Accepts Healthy Volunteers
Healthy volunteers are participants who do not have a disease or condition, or related conditions or symptoms
An interventional clinical study is where participants are assigned to receive one or more interventions (or no intervention) so that researchers can evaluate the effects of the interventions on biomedical or health-related outcomes.
An observational clinical study is where participants identified as belonging to study groups are assessed for biomedical or health outcomes.
Searching Both is inclusive of interventional and observational studies.
|Eligible Ages||18 Years and Over|
This trial id was obtained from ClinicalTrials.gov, a service of the U.S. National Institutes of Health, providing information on publicly and privately supported clinical studies of human participants with locations in all 50 States and in 196 countries.
Phase 1: Studies that emphasize safety and how the drug is metabolized and excreted in humans.
Phase 2: Studies that gather preliminary data on effectiveness (whether the drug works in people who have a certain disease or condition) and additional safety data.
Phase 3: Studies that gather more information about safety and effectiveness by studying different populations and different dosages and by using the drug in combination with other drugs.
Phase 4: Studies occurring after FDA has approved a drug for marketing, efficacy, or optimal use.
The sponsor is the organization or person who oversees the clinical study and is responsible for analyzing the study data.
|VA Office of Research and Development|
The person who is responsible for the scientific and technical direction of the entire clinical study.
|Ann M Spungen, EdD|
|Principal Investigator Affiliation||James J. Peters Veterans Affairs Medical Center|
Category of organization(s) involved as sponsor (and collaborator) supporting the trial.
|U.S. FedU.S. Fed|
The disease, disorder, syndrome, illness, or injury that is being studied.
Knee osteoarthritis (OA) is a growing problem due to increased longevity and obesity with estimates of 14 million people living with this impairment. Knee OA results in decreased activity and lifestyle changes, further exacerbating an individual's health. Exoskeleton technology (Keeogo , B-temia, Inc.) may be a viable alternative to standard knee OA treatment by providing powered support to reduce pain during mobility. To the investigators' knowledge, the Keeogo is the only commercially available (in Canada) robotic exoskeleton for a non-paralyzed population who can stand and initiate a stepping action, but have impaired mobility for functional tasks. Keeogo provides active assistance during stance and swing phases and assists users to perform functional mobility tasks including walking, stair climbing, sit-to-stand, bending, squatting, and kneeling. Preliminary studies with the Keeogo in six persons with knee OA showed efficacy for pain reduction during different mobility tasks. Keeogo may have the potential to address functional mobility problems and pain in Veterans with knee OA but is not yet approved by the FDA. An in-laboratory evaluation of performance outcomes using the Keeogo compared with standard knee braces are lacking. Absence of published prescription and general guidelines for use in Veterans with knee OA were also identified as limitations. The purpose of this study is to evaluate in-laboratory mobility outcomes, pain perception, and user satisfaction with the Keeogo as compare with standard knee braces. The investigators hypothesize that participants could have improved performance outcomes on mobility tests, including a 6-minute walk test, timed up and go test, 13-step stair test, pick up penny from floor test, and the Short Physical Performance Battery (SPPB) when using the Keeogo as compared with their prescribed knee braces and reduced pain with the Keeogo by the numeric pain rating scale (NPRS) as compared with their prescribed knee braces for the mobility tests. A knee OA-specific tuning protocol will be developed and used in the in-laboratory evaluations in 26 Veterans with knee OA at the James J. Peters VA Medical Center, Bronx, NY. This in-laboratory study is expected to demonstrate improved walking velocities, stair ascent/descent times, improved sit-to-stand, stand-to-sit, and object retrieval from the floor with reduced pain while participants use the Keeogo.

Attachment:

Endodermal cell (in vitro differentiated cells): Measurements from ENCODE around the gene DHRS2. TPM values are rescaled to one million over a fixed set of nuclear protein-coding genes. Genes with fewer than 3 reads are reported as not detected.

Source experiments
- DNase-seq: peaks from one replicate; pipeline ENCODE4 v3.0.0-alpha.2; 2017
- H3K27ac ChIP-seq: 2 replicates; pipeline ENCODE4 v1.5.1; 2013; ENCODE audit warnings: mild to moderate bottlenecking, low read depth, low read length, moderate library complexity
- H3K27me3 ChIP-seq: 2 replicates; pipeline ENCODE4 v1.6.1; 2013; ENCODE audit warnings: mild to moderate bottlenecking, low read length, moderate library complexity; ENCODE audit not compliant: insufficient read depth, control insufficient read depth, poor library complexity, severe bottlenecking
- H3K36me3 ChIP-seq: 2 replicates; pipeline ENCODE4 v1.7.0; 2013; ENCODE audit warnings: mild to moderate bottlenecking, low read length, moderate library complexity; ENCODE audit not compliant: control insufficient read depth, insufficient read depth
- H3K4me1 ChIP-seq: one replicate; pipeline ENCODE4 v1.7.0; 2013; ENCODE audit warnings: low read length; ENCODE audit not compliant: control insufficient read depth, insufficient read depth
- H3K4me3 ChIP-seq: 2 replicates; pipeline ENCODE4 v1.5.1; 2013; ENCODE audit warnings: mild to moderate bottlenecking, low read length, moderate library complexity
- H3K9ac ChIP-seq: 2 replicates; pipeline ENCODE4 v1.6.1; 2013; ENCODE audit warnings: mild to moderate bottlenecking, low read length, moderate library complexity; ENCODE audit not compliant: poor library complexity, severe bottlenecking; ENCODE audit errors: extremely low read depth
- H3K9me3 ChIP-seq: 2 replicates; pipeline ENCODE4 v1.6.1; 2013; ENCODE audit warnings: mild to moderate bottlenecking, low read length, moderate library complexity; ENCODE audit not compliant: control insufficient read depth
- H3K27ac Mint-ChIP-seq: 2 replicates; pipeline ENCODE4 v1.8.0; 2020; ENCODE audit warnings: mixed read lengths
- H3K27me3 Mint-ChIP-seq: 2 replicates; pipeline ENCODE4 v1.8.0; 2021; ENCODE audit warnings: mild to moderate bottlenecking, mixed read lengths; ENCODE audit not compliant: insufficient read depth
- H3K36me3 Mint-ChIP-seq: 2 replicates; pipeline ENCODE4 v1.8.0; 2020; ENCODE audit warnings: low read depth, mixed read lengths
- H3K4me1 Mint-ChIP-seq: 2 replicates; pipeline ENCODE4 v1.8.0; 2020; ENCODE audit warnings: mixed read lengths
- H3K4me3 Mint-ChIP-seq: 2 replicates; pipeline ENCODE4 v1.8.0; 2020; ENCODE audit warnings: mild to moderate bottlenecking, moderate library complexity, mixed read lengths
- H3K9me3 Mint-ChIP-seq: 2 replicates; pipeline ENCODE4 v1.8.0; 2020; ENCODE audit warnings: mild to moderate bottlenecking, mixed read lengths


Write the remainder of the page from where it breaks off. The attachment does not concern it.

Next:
Experimental: Knee OA group
Individuals who are over 18 years and have medical diagnosis of Grade 3 or 4 knee OA
Device: - Keeogo
The Keeogo is the only commercially available (in Canada) robotic exoskeleton for a non-paralyzed population who can stand and initiate a stepping action, but have impaired mobility for functional tasks. Keeogo provides active assistance during stance and swing phases and assists users to perform functional mobility tasks including walking, stair climbing, sit-to-stand, bending, squatting, and kneeling.
If you are interested in learning more about this trial, find the trial site nearest to your location and contact the site coordinator via email or phone. We also strongly recommend that you consult with your healthcare provider about the trials that may interest you and refer to our terms of service below.